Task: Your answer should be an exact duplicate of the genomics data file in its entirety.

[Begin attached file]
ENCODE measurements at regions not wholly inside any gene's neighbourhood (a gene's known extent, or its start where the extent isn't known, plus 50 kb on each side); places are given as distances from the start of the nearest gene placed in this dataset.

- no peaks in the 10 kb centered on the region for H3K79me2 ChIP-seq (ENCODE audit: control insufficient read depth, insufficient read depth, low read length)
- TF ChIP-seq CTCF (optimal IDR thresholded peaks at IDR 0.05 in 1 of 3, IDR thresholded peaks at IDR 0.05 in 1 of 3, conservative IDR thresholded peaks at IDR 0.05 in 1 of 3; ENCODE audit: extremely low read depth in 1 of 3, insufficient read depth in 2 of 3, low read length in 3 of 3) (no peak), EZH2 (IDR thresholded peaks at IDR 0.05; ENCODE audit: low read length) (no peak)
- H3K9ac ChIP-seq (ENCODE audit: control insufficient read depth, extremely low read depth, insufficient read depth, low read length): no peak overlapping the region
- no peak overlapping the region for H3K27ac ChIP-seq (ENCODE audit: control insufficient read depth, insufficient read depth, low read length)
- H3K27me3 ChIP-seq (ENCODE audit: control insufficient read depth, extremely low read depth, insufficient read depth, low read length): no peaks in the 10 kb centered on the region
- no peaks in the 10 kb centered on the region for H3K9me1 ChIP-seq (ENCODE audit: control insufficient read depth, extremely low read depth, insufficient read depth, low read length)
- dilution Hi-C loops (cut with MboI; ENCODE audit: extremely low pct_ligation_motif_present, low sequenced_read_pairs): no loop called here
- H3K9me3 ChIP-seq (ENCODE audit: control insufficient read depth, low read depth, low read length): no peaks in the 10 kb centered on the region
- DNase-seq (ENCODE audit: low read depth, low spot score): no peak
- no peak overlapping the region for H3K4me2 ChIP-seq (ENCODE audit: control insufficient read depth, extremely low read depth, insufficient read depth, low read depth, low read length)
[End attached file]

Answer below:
ENCODE measurements at regions not wholly inside any gene's neighbourhood (a gene's known extent, or its start where the extent isn't known, plus 50 kb on each side); places are given as distances from the start of the nearest gene placed in this dataset.

- no peaks in the 10 kb centered on the region for H3K79me2 ChIP-seq (ENCODE audit: control insufficient read depth, insufficient read depth, low read length)
- TF ChIP-seq CTCF (optimal IDR thresholded peaks at IDR 0.05 in 1 of 3, IDR thresholded peaks at IDR 0.05 in 1 of 3, conservative IDR thresholded peaks at IDR 0.05 in 1 of 3; ENCODE audit: extremely low read depth in 1 of 3, insufficient read depth in 2 of 3, low read length in 3 of 3) (no peak), EZH2 (IDR thresholded peaks at IDR 0.05; ENCODE audit: low read length) (no peak)
- H3K9ac ChIP-seq (ENCODE audit: control insufficient read depth, extremely low read depth, insufficient read depth, low read length): no peak overlapping the region
- no peak overlapping the region for H3K27ac ChIP-seq (ENCODE audit: control insufficient read depth, insufficient read depth, low read length)
- H3K27me3 ChIP-seq (ENCODE audit: control insufficient read depth, extremely low read depth, insufficient read depth, low read length): no peaks in the 10 kb centered on the region
- no peaks in the 10 kb centered on the region for H3K9me1 ChIP-seq (ENCODE audit: control insufficient read depth, extremely low read depth, insufficient read depth, low read length)
- dilution Hi-C loops (cut with MboI; ENCODE audit: extremely low pct_ligation_motif_present, low sequenced_read_pairs): no loop called here
- H3K9me3 ChIP-seq (ENCODE audit: control insufficient read depth, low read depth, low read length): no peaks in the 10 kb centered on the region
- DNase-seq (ENCODE audit: low read depth, low spot score): no peak
- no peak overlapping the region for H3K4me2 ChIP-seq (ENCODE audit: control insufficient read depth, extremely low read depth, insufficient read depth, low read depth, low read length)